The expectation of improved missile defense technologies and the commitment by the United States and NATO to deploy advanced missile defenses in Europe have raised important issues related to nuclear deterrence. One of the most contentious issues between the United States and Russia in 2011-2012 was the Obama administration’s revised version of the US-NATO European-based missile defense plan. Russian political leaders criticized this plan, insisted on a shared Russian-NATO missile defense arrangement going forward, and threatened responsive countermeasures if the United States and NATO proceeded despite Russia’s objections.1 A NATO-Russia summit originally scheduled for May 2012 in Chicago was shelved in favor of other forums for consultations between President Obama and the newly reelected Russian President Vladimir Putin. Regardless of the outcome of dialogue with Russia, NATO planned to announce at its 2012 summit the onset of the first phase of its evolving European Phased Adaptive Approach (EPAA) to European missile defense.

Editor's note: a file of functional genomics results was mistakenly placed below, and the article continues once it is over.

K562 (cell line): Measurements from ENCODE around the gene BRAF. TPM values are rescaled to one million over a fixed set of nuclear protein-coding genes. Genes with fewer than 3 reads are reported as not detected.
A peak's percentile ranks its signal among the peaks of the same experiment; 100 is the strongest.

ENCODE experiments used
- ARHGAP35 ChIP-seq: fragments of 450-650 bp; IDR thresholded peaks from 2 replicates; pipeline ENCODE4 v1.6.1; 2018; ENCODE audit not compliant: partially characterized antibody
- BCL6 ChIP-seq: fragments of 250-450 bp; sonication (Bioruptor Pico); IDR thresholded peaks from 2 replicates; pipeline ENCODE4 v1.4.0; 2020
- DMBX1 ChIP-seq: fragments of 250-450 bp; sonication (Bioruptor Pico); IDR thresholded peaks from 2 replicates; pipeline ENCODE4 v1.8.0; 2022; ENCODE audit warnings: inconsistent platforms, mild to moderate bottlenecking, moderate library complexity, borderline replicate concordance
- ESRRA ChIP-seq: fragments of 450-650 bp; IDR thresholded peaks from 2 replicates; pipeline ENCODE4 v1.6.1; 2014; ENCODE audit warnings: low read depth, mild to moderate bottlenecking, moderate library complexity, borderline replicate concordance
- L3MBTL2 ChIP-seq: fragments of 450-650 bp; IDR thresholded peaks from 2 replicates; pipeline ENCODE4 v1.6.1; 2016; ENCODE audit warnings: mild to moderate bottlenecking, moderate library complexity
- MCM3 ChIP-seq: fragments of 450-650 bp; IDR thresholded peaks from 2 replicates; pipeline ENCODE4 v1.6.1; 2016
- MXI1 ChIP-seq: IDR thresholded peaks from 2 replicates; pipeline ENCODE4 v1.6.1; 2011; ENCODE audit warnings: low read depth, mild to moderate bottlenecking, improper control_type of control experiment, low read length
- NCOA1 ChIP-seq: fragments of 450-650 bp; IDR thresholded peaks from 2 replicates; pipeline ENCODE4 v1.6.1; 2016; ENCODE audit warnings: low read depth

|Original language||English (US)|
|Title of host publication||Deterrence|
|Subtitle of host publication||Rising Powers, Rogue Regimes, and Terrorism in the Twenty-First Century|
|Number of pages||16|
|State||Published - Jan 1 2012|
All Science Journal Classification (ASJC) codes
- Social Sciences(all)